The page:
Your parents, they love you. They want the best for you. They raised you and bought you clothes, food and video games, but why aren’t they buying a new car for you when you’ve asked? And they are not even willing to buy you an old one either!
You’ve negotiated and made the loose bargains you’ve been making your whole life: “I’ll get straight A’s!”, “I’ll do the chores!” or “I’ll take care of you when you’re old!” But those aren’t working. Perhaps it’s time to grow up and approach this tactfully. Think: What would an adult do?
Pick the Car You Want and Explain Its Benefits
Prove your maturity by doing research. Not only will it show your family that you are knowledgeable, but you might also impress them with all your added automotive expertise.
If your parents are hesitant, which they probably are, then you should suggest several vehicles that will ease their nerves and make them reconsider. Select several cars and highlight their safety features, comfort level, fuel economy and price.
Most vehicles these days come with state-of-the-art safety technology, so it wouldn’t hurt to know what electronic stability control does and why anti-lock brakes are important. If you want to really show off your chops, list all the IIHS Top Safety Picks and pinpoint the vehicle you want on the list. Nothing is more important to your parents than your safety, so be sure to leverage that!
Gas prices are on a pretty consistent rise, insurance is always more expensive than it should be and cars aren’t cheap either. With that in mind, beggars can’t really be choosers, so demonstrate to your parents that you can be financially responsible. After researching affordable cars, you’ll notice that not every vehicle has the lavishness of a Lexus, Porsche or BMW, but they can still get you places and isn’t that the important thing? A car should not be a status symbol unless you have earned it yourself.
Convince Them That You’ll Pay Your Share
Nobody likes a spoiled brat, not even your parents, so pay back the good deed. Your mom and dad may take some convincing, but if you can show off your budgeting capability, not only will you get a car, but your family will have a piece of mind too.
Start by paying for the gas you use, move up to the monthly insurance and then, hopefully, over time, you’ll be able to take over the financing or lease. If the car breaks down, if you get a ticket or if your friends make a mess in the backseat, it is your job to clean up that mess. Please don’t let your mom solve all your problems. Admit it, your parents work hard because they don’t deserve to worry about another set of payments. So, anything you can chip in would be great – and make sure you do.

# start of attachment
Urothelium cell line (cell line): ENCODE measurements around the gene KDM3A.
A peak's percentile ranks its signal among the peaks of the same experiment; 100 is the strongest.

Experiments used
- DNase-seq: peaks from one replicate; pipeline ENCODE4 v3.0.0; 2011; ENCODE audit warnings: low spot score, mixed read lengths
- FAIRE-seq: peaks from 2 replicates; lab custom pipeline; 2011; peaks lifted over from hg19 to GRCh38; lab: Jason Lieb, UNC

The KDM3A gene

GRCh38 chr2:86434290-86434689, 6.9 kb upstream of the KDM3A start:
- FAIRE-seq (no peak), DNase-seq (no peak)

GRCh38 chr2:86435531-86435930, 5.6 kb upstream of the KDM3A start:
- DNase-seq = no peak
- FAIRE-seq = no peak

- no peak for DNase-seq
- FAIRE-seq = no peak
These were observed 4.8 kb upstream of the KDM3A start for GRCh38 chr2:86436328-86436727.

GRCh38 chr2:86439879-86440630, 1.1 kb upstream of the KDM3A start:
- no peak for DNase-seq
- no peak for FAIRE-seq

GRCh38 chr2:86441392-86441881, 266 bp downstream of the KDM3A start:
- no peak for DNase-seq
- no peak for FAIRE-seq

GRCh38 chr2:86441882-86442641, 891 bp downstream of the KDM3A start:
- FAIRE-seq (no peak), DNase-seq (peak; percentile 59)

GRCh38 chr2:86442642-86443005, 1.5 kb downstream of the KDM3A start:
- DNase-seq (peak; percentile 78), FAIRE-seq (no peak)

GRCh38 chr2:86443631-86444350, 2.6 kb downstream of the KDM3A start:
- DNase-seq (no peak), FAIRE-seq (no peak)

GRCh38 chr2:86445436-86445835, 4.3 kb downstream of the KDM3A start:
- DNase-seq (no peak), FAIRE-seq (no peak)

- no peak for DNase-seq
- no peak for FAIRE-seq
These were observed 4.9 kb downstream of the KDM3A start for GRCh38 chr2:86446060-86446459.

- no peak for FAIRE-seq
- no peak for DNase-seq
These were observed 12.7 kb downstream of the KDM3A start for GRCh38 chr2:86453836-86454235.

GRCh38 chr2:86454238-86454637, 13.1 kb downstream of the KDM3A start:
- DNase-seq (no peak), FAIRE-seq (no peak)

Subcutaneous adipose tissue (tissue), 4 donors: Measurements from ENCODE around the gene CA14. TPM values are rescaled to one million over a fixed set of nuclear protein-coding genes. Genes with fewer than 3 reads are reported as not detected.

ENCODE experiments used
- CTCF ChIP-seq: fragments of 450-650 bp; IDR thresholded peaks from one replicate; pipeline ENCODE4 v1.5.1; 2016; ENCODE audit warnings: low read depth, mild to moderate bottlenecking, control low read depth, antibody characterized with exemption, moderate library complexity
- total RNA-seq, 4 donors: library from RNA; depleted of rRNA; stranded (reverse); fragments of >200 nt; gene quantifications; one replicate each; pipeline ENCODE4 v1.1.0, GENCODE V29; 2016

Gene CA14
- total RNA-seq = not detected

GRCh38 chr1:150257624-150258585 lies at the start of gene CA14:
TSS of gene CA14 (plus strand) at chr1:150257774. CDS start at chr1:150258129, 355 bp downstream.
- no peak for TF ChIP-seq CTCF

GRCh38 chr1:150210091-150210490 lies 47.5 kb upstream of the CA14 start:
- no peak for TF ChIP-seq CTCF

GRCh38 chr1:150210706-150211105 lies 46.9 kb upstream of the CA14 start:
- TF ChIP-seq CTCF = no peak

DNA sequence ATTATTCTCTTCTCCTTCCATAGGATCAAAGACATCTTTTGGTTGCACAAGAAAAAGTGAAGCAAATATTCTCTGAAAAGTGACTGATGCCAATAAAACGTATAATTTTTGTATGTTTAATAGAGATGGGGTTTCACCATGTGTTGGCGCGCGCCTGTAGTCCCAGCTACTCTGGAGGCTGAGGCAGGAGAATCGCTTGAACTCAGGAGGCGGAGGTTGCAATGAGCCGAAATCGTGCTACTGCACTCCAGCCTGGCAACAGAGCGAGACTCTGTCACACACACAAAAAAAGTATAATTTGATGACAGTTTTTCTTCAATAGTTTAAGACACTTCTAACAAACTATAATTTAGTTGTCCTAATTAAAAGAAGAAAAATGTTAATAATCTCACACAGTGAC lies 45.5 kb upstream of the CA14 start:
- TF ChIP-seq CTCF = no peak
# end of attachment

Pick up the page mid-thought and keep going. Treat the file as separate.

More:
This might mean getting a job on the weekend or after school. Heck, you might even be able to drive to work and show off your ride. All of a sudden, you look a little bit more like the adult you totally are. Understand that a car is not only a wonderful alternative to the bus, it is also a huge responsibility. You’ll need to clean it, take it to maintenance and of course, be responsible while driving it.
Make Your Car Useful and Promise to Follow Rules
My late Uncle Ben once told me: “With great power comes great responsibility.” I always heed those words, and so should you. If you have a car, it is your duty to use it to not only make your life better, but to make your whole family’s life better too.
By sharing the vehicle with your loved ones, you’ll better convince your parents that you actually deserve it. So, why not give your sister a ride to the party? Why not help your mom pick up groceries at the store? Or why not drive your dad to the doctor’s office instead of simply driving him mad? The car shouldn’t just change your life, it should change everyone else’s too – and for the better.
Yes, you’re helping out, but when you do have the car for your own time, be sure to follow the rules; rules that you and your parents have agreed upon initially, before the trip to the dealership, before you put the key into the ignition and before you go cruising down the road.
You should be the one who approaches your parents with the rules. Write them down on paper and make them official – parents love official stuff. Whether you deserve a curfew, restrictions on where you drive or the freedom to have food in your car are up for you and your parents to decide. But, once the rules are set, regardless of what they are, be sure to follow them. As soon as you break a rule and your parents catch you, the trust is lost – and the same might happen to your car privileges.
You deserve a car. But, if you want to drive, you’ll have to prove it.